6

$60K

P(F)= .415

P(S2|F)=.422

EV7= $2.66K

1

EV1= $81.98K

Large

7

P(U)= .585

Unfavorable Forecast

EV8= $33.39K

Medium

8

3

Do Survey

EV3= 64.12

EV9= $64.12K

Small

9

Don’t do

Survey

$72K

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- EVSI – Expected Value of Sample Information
- EVwSI – Expected Value with Sample Information about the States of Nature
- EVwoSI – Expected Value without Sample Information about the States of Nature
- EVSI=|EVwSI-EVwoSI|

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- Perfect Information has an efficiency rating of 100%, the efficiency rating E for sample information is computed as follows:
- Note: Low efficiency ratings for sample information might lead the decision maker to look for other types of information

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Example 2: The LaserLens Company (LLC) is considering introducing a new product, which to some extent will replace an existing product. LLC is unsure about whether to do this because the financial results depend upon the state of the economy. The payoff table below gives the profits in K$ for each decision and each economic state.

- Analyze this decision using the maximax (optimistic) approach.
- Analyze this decision using the maximin (conservative) approach.
- Analyze this decision using the minimax regret criterion.
- Now assume the decision makers have probability information about the states of nature. Assume that P(S1)=.4. Analyze the problem using the expected value criterion.
- How much would you be willing to pay in this example for perfect information about the actual state of the economy? (EVPI)
- Compute the expected opportunity loss (EOL) for this problem. Compare EOL and EVPI.

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Now suppose that LLC has the option of contracting with an economic forecasting firm to get a better estimate of the future state of the economy. Economics Research Inc. (ERI) is the forecasting firm being considered. After investigating ERI’s forecasting record, it is found that in the past, 64% of the time when the economy was strong, ERI predicted a strong economy. Also, 95% of the time when the economy was weak, ERI predicted a weak economy.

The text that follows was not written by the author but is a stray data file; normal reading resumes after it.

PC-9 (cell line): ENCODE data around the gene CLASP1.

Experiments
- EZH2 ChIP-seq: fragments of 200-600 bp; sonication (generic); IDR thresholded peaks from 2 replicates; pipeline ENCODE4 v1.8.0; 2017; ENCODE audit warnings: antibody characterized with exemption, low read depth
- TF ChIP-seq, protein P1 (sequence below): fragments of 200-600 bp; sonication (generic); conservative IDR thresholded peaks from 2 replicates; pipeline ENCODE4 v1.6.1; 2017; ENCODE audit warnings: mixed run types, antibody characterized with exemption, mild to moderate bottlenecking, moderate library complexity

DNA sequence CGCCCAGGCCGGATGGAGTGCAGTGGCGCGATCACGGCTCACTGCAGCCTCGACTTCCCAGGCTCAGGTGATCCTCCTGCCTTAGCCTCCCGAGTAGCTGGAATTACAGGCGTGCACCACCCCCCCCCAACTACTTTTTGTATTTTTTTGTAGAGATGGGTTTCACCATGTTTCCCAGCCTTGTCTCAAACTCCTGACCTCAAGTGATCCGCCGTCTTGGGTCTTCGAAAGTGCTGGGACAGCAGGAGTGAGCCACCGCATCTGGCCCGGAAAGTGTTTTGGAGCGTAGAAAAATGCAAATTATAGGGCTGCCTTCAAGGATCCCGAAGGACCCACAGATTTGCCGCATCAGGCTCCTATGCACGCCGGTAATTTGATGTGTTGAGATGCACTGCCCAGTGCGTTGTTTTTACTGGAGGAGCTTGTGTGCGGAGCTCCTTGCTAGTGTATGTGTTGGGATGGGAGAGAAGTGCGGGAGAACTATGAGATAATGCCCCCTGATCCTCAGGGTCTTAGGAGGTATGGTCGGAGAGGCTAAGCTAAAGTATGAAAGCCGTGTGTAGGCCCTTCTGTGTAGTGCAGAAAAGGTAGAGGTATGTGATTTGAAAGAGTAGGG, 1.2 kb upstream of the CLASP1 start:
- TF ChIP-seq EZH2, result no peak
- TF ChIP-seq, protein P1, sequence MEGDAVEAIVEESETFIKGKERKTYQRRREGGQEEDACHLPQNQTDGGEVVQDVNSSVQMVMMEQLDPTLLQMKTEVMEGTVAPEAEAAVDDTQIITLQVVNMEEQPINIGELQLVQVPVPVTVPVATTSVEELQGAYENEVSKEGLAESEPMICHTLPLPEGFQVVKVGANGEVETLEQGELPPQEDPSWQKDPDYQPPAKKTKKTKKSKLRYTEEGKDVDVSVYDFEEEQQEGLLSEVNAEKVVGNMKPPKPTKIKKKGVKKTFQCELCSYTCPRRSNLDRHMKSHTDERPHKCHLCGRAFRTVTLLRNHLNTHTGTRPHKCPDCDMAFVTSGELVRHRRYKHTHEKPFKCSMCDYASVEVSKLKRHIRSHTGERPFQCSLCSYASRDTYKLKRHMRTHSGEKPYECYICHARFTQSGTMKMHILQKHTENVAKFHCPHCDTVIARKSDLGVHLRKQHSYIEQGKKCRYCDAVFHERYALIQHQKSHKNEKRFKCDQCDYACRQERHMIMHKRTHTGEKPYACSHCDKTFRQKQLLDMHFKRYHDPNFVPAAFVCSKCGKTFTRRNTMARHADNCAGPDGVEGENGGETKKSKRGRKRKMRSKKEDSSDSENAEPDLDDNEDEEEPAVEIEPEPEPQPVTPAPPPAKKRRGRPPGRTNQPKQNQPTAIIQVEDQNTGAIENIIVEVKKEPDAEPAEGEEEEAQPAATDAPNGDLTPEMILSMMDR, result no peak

States of Nature

Prior Probabilities

Conditional Probabilities

Joint Probabilities

Posterior Probabilities

States of Nature

Prior Probabilities

Conditional Probabilities

Joint Probabilities

Posterior Probabilities

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7a. Determine LLC’s best decision strategy. Should they hire ERI or go ahead without additional information? If they buy the economic forecast, what should their subsequent decision strategy be?

7b. Determine how much LLC should be willing to pay (maximum) to ERI for an economic forecast.

7c. What is the efficiency of the information provided by ERI?

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EV4= $124.04K

$140K

P(S1|F)= .895

4

d1

$-12K

P(S2|F)=.105

2

Favorable Forecast

EV5= $26.05K

P(S1|F)= .895

$ 25K

d2

5

$ 35K

P(F)= .286

P(S2|F)=.105

1

EV6= $18.70K

$140K

EV1= $59.02

P(S1|U)= .202

d1

6

$ -12K

P(U)= .714

P(S2|U)=.798

Unfavorable Forecast

3

Hire ERI

EV7= $32.98K

P(S1|U)= .202

$ 25K

d2

7

$ 35K

P(S2|U)=.798

Don’t hire

ERI

$48.8K

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Decision Making with Cost Data

Consider the following payoff table, which gives three decisions and their costs under each state of nature. The company’s objective is to minimize cost.

1. Apply the optimistic (minimin cost) criterion.

2. Apply the conservative (minimax cost) criterion.

3. Apply the minimax regret criterion.

4. Assume that P(S1)=.40 and P(S2)=.20 Apply the expected value criterion.

5. Compute EVPI.

6. Compute EOL.